Advertisement

Journal of Materials Science

, Volume 42, Issue 11, pp 3901–3907 | Cite as

Antagonistic effect of superplasticizer and colloidal nano-silica in the hydration of Alite and Belite pastes

  • Joakim Björnström
  • Itai PanasEmail author
Article

Abstract

The dependence on the hydration rate for Alite and Belite clinker phases in the presence of a polycarboxylate superplasticizer PC SP upon addition of colloidal nano-silica CNS were monitored by means of Diffuse Reflectance Infrared spectroscopy DR-FTIR. Spectral signatures of clinker dissolution and product formation were acquired for both materials. The rates for the build-up of product vibrational band intensities were found to depend sensitively on addition of CNS. The hydration product was proposed to be calcium-silicate-hydrate C–S–H. Details in the spectral signatures were found to differ. Quantum chemical calculations were employed and found to be consistent with the interpretation that small clusters dominate the Alite C–S–H spectrum, whereas the Belite C–S–H spectrum results from extended polymers.

Keywords

Alite Hydration Process Lignosulfonate Belite Hydration Time 

Notes

Acknowledgements

Support from The Knowledge Foundation (KK-stiftelsen, Stockholm), Swedish Research Council, and EKA Chemicals, Bohus, Sweden are gratefully acknowledged. Dr Mats Halvarsson and Jonas Gustavsson are thanked for providing the SEM images.

References

  1. 1.
    Pirazzoli I, Alesiani M, Capuani S, Maraviglia B, Giorgi R, Ridi F, Baglioni P (2005) Magn Reson Imaging 23(2):277CrossRefGoogle Scholar
  2. 2.
    Nkinamubanzi PC, Aitcin PC (2004) Cem Concr Aggr 26(2):102Google Scholar
  3. 3.
    Björnström J, Chandra S (2003) Mater Struct 36(264):685CrossRefGoogle Scholar
  4. 4.
    Zhang YS, Sun W, Liu SF (2002) Cem Concr Res 32(9):1483CrossRefGoogle Scholar
  5. 5.
    Kreppelt F, Weibel M, Zampini D, Romer M (2002) Cem Concr Res 32(2):187CrossRefGoogle Scholar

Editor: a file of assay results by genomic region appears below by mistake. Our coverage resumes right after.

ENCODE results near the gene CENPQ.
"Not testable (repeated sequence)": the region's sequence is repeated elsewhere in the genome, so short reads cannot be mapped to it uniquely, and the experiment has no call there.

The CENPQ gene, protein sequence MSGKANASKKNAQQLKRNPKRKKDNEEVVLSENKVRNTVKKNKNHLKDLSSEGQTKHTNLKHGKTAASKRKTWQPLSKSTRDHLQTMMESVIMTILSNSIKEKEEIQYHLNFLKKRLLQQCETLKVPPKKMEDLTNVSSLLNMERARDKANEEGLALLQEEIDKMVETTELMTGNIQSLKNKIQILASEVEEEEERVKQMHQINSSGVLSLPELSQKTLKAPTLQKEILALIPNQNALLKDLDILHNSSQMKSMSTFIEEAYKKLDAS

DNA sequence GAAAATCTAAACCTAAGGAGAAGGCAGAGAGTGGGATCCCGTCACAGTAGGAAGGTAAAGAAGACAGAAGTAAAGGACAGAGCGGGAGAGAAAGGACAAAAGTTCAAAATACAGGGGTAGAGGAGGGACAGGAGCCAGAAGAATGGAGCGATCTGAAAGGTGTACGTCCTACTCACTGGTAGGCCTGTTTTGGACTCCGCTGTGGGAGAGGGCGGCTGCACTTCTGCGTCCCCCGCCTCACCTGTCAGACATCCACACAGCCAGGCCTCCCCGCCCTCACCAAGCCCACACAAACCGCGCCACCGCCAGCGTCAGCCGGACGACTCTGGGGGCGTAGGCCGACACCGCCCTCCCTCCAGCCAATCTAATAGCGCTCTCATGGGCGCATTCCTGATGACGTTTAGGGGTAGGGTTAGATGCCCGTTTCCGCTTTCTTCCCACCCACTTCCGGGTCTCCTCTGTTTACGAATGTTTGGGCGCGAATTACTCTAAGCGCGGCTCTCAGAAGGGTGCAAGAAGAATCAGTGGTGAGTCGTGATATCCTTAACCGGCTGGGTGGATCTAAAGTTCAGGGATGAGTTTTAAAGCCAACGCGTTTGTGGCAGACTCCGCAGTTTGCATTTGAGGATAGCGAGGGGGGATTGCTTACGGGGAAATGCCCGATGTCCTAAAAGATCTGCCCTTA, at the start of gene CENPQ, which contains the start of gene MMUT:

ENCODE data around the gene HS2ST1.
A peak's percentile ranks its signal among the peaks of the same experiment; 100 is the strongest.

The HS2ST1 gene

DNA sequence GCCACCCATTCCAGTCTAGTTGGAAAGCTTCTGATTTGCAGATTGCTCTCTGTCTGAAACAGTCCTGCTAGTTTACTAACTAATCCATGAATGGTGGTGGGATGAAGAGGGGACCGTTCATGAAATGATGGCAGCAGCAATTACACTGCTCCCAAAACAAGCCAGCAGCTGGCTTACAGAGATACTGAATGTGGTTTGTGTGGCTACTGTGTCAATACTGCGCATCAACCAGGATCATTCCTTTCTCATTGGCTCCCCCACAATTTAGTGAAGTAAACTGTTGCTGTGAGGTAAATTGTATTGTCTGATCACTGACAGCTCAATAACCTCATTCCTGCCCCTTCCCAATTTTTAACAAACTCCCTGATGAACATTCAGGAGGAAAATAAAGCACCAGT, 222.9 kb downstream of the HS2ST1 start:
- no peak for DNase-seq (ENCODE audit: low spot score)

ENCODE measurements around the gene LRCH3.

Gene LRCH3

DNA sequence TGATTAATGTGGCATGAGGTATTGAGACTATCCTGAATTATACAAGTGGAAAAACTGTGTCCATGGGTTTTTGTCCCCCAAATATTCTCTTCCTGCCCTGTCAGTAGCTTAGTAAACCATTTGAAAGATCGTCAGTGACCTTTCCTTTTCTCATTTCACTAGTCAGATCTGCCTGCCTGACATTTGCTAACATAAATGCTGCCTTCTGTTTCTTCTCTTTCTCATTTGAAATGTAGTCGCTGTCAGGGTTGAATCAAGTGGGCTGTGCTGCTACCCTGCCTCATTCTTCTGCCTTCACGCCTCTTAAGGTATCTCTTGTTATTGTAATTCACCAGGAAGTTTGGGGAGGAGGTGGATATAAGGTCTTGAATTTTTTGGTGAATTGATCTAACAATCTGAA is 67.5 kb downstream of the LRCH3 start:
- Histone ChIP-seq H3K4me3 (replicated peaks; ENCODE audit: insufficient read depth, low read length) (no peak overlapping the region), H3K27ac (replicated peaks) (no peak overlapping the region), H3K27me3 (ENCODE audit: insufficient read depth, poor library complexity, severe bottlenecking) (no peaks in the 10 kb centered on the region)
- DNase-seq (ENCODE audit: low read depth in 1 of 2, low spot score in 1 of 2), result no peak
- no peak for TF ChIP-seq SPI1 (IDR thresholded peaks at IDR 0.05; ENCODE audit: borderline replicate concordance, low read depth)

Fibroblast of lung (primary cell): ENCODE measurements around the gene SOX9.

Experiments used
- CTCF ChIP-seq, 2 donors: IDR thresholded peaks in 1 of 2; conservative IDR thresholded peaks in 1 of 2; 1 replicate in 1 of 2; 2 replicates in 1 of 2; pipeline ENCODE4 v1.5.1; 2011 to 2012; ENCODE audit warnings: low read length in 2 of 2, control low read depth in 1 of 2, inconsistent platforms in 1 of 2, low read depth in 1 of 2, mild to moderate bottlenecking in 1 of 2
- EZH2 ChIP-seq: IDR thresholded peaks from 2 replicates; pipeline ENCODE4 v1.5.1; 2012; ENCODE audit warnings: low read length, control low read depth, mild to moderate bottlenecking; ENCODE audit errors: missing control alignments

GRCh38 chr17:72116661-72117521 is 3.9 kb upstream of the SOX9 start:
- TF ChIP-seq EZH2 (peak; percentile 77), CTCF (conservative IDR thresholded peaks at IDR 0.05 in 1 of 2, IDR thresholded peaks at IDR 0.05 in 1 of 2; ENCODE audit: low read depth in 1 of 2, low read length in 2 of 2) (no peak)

6. 6.
    Björnström J, Martinelli A, Johnson JRT, Matic A, Panas I (2003) Chem Phys Lett 380:165CrossRefGoogle Scholar
  7. 7.
    Björnström J, Martinelli A, Matic A, Börjesson L, Panas I (2004) Chem Phys Lett 392:242CrossRefGoogle Scholar
  8. 8.
    Delley B (1990) J Chem Phys 92:508CrossRefGoogle Scholar
  9. 9.
    Delley B (2000) J Chem Phys 113:7756CrossRefGoogle Scholar
  10. 10.
    Becke AD (1988) Phys Rev A 38:3098CrossRefGoogle Scholar
  11. 11.
    Lee CT, Yang WT, Parr RG (1988) Phys Rev B 37:785CrossRefGoogle Scholar
  12. 12.
    Richardson IG (2004) Cem Concr Res 34:1733CrossRefGoogle Scholar
  13. 13.
    Popescu CD, Muntean M, Sharp JH (2003) Cem Concr Comp 25(7):689CrossRefGoogle Scholar
  14. 14.
    Chen JJ, Thomas JJ, Taylor HFW, Jennings HM (2004) Cem Concr Res 34:1499CrossRefGoogle Scholar
  15. 15.
    Richardson IG (2000) Cem Concr Comp 22:97CrossRefGoogle Scholar

Copyright information

© Springer Science+Business Media, LLC 2007

Authors and Affiliations

  1. 1.Department of ChemistryGöteborg UniversityGoteborgSweden
  2. 2.Department of Chemistry and BiotechnologyChalmers University of TechnologyGöteborgSweden

Personalised recommendations